Mature business: ISO27001 is ideal for building a comprehensive security framework and enhancing your overall posture. Being a risk-based standard this may also be preferable for large organisations that may struggle with technical debt, or require flexibility that technical standards may not support.
Demonstrating specific security practices: For service providers, SOC 2 Type 2 offers industry-specific validation of relevant security controls. It should be noted there is a substantial overlap between ISO27001 and SOC 2 - and organisations often achieve both.
You've picked your standard, now should you get certified?
Whether simple alignment with the standard or formal certification offers more value depends on a number of points. If it is demanded of you through regulation, customer requirements or contract, then your decision is made for you.
Benefits of Alignment:
Increased awareness: Simply aligning with the standards raises awareness of cyber security best practices among employees, leading to a more secure culture.
Improved processes: Implementing the controls and procedures outlined in the standards strengthens internal processes and risk management.
Potential cost savings: Proactive security measures can help prevent cyber attacks, saving on incident response costs and potential reputational damage.
Demonstrated commitment: Aligning with recognised standards showcases your commitment to cyber security to stakeholders, including customers, partners, and investors.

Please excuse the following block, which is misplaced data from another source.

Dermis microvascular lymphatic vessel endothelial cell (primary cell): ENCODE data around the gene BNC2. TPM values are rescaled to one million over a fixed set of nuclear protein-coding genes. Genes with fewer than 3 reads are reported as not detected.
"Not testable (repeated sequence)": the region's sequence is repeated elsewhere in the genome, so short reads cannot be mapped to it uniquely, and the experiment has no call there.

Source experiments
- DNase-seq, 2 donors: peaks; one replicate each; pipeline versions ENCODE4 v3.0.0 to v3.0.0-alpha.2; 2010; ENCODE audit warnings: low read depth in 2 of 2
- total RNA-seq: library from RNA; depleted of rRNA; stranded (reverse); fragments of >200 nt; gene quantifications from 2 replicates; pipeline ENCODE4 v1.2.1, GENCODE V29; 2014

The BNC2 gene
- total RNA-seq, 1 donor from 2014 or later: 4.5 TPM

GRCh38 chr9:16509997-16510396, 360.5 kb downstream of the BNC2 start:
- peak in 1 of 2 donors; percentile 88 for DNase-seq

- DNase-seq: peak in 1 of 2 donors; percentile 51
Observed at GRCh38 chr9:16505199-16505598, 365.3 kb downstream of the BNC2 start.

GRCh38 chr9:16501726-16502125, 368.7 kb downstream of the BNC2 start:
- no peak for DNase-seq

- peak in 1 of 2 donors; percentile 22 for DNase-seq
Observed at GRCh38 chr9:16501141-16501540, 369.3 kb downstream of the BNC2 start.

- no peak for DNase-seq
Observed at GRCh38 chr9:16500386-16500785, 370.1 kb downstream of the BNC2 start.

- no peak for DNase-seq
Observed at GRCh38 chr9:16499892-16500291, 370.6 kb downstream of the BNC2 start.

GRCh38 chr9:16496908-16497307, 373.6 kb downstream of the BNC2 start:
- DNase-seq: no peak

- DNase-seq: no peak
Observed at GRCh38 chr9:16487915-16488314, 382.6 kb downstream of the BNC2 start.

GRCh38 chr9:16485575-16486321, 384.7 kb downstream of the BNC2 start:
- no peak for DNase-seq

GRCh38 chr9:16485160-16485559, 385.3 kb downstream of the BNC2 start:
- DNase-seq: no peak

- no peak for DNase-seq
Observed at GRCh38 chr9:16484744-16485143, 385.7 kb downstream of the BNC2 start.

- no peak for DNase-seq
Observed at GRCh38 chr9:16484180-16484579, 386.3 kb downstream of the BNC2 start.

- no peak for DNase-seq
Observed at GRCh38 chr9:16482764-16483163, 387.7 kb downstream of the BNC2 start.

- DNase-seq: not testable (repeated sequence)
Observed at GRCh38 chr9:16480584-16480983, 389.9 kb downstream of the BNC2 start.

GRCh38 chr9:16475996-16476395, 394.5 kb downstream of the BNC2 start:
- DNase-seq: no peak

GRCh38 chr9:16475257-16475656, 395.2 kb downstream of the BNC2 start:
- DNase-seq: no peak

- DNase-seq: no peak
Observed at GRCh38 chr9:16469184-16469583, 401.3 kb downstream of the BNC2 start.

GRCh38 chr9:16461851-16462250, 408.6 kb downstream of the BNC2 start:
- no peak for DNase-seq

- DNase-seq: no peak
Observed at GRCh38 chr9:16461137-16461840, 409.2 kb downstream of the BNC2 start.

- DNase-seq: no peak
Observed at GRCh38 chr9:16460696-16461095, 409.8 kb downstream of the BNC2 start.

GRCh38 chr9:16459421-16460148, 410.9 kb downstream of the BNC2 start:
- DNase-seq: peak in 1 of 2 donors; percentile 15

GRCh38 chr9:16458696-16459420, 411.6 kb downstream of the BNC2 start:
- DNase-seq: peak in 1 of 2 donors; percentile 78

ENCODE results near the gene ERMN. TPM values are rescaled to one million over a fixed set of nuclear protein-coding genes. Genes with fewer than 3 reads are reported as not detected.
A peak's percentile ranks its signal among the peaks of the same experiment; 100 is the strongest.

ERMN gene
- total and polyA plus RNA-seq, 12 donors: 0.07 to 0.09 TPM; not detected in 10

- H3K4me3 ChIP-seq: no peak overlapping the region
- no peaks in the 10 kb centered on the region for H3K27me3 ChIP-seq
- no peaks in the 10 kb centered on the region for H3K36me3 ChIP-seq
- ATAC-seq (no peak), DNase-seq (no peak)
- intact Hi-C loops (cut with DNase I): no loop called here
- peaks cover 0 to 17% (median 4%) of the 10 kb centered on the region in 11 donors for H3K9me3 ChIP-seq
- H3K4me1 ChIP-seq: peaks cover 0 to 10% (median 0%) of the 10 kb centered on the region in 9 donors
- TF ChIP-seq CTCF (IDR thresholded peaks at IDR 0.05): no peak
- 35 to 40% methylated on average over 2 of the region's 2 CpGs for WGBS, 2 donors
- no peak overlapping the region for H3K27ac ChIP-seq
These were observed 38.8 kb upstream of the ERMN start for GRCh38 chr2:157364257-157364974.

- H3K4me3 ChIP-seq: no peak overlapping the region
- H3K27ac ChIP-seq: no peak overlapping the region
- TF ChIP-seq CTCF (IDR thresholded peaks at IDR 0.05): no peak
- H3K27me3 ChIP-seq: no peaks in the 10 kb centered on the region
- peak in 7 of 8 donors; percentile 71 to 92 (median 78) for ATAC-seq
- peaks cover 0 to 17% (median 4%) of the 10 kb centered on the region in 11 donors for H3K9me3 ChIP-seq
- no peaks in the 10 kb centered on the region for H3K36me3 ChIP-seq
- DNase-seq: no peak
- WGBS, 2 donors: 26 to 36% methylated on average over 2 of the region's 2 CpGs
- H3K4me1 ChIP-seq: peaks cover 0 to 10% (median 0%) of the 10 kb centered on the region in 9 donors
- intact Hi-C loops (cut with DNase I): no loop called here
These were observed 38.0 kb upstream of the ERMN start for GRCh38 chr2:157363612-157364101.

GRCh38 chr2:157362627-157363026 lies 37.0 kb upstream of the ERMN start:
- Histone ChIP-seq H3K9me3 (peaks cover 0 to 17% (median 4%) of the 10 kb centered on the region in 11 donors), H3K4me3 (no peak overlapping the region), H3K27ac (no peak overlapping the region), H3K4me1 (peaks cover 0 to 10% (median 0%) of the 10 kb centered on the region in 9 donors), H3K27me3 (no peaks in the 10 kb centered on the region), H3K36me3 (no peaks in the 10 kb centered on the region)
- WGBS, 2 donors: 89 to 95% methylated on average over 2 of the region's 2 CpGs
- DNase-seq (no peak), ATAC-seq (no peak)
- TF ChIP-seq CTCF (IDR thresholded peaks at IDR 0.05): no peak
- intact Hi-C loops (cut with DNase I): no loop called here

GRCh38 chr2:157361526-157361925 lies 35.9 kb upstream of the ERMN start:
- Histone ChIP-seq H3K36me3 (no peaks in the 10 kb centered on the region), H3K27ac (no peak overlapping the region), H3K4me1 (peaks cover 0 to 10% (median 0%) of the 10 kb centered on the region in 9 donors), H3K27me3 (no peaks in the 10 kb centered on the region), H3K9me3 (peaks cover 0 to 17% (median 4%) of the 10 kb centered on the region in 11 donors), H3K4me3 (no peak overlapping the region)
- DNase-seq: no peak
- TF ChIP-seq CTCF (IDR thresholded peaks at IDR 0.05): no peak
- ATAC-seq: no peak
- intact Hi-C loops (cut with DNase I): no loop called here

Benefits of Formal Certification:
Independent verification: Certification by an accredited body provides independent validation of your compliance with the standards, adding credibility and trust.
Enhanced reputation: A formal certification demonstrates a higher level of commitment to cyber security, enhancing your reputation with clients, partners, and regulatory bodies.
Competitive advantage: Certification can give you a competitive edge when bidding for contracts, particularly those with strict security requirements.
Reduced insurance premiums: Some insurers offer lower premiums for certified organisations, reflecting the reduced risk profile.
While alignment does offer valuable benefits, formal certification takes it a step further by providing:
Tangible proof: A certificate serves as a tangible symbol of your compliance, simplifying communication and building trust with stakeholders.
Regular assessments: Maintaining certification requires regular audits and assessments, ensuring continuous improvement of your security posture.
Access to communities: Certified organisations often have access to exclusive communities and resources, fostering collaboration and knowledge sharing.
Choosing the Right Approach
The decision of whether to align or certify depends on your organisation's specific context and risk profile.
Minimum requirements: Some industries or contracts may mandate certification.
Security maturity: Alignment might be a good starting point before pursuing certification, ensuring a manageable approach to increasing maturity, and allowing time for improvements to embed across the business.
Budget and resources: Certification involves additional costs and ongoing maintenance efforts.
Ultimately, both alignment and certification can significantly improve your organisation's cyber security posture. Weigh the benefits of each approach and choose the one that best aligns with your goals and resources.